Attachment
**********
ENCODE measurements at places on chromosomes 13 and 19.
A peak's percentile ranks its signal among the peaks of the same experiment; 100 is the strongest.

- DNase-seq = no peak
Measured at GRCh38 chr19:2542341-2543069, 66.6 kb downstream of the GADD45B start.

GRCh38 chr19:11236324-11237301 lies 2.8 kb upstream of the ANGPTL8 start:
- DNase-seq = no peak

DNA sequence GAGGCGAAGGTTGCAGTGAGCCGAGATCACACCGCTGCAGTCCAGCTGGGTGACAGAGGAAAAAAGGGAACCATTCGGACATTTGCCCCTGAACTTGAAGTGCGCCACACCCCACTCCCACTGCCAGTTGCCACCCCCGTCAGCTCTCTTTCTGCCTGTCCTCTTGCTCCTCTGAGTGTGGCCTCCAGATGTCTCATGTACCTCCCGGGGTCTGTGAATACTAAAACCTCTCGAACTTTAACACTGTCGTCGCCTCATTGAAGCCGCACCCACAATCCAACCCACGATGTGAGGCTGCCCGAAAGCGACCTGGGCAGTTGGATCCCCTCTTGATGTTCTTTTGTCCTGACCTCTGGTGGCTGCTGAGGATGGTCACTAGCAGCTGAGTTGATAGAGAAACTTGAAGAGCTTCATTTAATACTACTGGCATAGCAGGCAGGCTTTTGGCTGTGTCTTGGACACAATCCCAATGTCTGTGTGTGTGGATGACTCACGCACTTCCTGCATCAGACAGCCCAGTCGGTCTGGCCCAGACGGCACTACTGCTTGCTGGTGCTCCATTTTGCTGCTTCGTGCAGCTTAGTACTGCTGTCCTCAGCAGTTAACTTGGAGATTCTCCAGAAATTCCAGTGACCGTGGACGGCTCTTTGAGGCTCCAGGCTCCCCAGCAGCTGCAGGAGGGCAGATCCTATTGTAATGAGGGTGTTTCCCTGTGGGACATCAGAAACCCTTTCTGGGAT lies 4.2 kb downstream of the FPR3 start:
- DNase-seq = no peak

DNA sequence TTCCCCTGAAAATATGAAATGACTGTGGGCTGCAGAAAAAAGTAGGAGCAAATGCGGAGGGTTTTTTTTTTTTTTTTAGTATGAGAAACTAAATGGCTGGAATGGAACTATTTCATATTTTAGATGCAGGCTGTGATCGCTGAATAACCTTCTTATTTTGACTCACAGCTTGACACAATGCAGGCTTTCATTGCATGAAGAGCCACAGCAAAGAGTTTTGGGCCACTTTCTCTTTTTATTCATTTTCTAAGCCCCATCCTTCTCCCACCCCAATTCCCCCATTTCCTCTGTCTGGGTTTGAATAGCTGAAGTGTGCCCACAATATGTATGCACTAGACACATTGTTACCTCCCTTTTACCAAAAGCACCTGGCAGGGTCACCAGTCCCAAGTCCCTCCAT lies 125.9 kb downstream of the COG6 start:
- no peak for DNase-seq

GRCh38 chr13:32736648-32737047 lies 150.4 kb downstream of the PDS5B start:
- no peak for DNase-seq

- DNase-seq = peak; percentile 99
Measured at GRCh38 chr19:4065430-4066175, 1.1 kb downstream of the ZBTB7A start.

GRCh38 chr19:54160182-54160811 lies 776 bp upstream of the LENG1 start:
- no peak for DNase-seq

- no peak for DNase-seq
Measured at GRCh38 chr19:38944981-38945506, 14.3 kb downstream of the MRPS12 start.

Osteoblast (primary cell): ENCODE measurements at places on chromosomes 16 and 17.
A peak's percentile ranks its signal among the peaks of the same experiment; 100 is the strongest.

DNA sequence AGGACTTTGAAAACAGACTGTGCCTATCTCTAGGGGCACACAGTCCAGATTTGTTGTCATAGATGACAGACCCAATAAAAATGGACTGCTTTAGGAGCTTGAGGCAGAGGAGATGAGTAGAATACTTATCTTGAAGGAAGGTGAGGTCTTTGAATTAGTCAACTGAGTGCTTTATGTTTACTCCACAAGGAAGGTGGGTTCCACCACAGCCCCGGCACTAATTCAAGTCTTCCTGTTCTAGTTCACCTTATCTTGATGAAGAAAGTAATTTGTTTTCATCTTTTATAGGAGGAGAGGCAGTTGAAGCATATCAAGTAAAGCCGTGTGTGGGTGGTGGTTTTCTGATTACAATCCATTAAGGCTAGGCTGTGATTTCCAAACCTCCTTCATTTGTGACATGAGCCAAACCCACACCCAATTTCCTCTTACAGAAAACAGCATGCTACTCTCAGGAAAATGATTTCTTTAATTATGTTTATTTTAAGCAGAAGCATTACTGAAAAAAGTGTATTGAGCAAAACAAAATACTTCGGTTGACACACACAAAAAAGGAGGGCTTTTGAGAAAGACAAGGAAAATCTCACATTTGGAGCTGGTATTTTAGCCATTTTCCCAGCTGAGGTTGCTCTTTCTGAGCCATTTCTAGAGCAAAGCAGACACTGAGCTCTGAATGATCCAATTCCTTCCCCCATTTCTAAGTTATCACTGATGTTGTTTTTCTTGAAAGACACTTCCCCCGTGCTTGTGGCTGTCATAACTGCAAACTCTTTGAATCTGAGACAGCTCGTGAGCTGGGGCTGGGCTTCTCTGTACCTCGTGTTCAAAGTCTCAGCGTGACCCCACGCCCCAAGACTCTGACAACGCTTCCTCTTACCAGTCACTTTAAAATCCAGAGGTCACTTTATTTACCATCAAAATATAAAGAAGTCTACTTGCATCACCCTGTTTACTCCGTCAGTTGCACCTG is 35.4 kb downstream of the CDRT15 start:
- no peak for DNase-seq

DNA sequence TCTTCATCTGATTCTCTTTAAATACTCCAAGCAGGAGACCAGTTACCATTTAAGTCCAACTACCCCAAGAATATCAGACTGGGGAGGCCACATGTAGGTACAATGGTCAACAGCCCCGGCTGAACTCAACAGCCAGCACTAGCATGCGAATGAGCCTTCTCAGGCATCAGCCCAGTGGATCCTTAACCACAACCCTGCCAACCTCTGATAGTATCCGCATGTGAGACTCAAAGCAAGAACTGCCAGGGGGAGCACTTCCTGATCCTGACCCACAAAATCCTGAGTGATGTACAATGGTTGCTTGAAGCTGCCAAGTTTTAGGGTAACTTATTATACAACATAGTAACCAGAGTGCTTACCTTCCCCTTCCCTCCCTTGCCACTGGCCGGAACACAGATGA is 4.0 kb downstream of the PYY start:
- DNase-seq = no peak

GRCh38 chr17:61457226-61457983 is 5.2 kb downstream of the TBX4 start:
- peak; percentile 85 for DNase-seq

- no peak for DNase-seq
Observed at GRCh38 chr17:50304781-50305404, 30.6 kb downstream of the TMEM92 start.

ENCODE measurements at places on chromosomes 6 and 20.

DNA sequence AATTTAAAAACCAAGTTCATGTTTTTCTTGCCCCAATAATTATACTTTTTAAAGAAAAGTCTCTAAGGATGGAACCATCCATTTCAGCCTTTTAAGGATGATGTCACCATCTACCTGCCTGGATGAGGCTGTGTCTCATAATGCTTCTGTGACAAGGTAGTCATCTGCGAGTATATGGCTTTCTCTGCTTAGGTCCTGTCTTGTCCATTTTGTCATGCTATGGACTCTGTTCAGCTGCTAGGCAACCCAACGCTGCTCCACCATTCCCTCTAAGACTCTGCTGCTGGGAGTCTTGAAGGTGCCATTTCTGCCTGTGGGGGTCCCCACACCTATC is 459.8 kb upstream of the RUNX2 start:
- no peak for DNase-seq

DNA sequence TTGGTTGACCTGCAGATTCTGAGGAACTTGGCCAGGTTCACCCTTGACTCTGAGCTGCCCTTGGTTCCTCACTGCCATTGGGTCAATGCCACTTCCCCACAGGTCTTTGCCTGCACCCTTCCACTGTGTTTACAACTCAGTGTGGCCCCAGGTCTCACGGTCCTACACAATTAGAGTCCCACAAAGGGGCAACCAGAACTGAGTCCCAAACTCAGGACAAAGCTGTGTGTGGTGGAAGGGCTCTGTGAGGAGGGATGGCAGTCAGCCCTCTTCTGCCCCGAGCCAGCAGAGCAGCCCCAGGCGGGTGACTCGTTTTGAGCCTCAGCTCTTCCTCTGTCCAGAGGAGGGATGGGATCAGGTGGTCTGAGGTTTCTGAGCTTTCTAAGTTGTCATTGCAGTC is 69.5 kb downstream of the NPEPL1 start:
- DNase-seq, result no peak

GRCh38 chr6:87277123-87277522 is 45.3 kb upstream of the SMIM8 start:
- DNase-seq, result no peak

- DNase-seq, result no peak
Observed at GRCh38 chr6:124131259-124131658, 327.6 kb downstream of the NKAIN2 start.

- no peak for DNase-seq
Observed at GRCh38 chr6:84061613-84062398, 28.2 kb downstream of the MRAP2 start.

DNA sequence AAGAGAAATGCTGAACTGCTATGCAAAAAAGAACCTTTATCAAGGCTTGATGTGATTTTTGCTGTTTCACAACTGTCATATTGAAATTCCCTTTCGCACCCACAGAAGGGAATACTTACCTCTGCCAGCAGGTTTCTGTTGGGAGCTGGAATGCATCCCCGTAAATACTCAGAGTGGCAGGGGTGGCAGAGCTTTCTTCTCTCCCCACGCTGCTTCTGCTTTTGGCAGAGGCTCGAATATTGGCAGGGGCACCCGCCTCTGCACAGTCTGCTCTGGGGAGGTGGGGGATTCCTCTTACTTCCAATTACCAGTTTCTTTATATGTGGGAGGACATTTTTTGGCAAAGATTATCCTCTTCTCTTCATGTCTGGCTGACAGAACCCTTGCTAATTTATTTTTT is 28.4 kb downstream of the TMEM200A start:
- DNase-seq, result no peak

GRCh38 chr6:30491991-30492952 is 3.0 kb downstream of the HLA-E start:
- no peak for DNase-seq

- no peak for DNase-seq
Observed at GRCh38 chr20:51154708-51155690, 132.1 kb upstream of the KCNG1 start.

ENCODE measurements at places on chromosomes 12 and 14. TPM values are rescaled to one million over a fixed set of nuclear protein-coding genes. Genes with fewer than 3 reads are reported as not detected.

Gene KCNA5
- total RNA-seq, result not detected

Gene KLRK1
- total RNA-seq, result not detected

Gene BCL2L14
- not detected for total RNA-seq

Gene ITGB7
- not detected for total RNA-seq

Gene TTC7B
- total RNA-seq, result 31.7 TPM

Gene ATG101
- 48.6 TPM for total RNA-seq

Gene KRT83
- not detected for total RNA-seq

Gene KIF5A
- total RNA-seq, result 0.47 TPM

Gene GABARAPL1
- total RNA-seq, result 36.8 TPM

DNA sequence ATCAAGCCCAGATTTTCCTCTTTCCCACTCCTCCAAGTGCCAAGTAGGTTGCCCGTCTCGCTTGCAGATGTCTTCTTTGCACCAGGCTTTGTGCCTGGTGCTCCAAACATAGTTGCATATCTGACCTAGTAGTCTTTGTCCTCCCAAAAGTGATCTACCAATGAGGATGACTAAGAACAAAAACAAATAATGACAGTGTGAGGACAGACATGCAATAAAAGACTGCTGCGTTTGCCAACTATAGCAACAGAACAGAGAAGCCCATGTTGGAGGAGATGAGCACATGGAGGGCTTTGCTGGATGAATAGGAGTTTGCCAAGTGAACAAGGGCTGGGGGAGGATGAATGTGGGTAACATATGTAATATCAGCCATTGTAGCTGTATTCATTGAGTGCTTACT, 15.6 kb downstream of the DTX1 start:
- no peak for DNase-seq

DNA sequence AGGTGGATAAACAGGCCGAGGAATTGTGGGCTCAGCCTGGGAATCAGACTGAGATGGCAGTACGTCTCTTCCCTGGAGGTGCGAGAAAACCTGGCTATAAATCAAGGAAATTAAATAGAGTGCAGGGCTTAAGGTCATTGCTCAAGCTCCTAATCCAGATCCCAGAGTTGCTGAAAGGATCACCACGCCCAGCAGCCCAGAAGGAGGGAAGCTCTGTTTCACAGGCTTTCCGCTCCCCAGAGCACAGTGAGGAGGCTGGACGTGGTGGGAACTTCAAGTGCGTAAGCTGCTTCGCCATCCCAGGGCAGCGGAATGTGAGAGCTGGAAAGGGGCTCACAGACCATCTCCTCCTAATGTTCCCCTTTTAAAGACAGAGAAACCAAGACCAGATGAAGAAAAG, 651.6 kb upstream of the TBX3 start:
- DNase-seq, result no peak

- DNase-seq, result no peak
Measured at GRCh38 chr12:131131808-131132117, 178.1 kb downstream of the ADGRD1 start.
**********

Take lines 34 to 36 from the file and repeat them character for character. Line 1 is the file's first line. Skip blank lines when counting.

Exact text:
GRCh38 chr6:87277123-87277522 is 45.3 kb upstream of the SMIM8 start:
- DNase-seq, result no peak

- DNase-seq, result no peak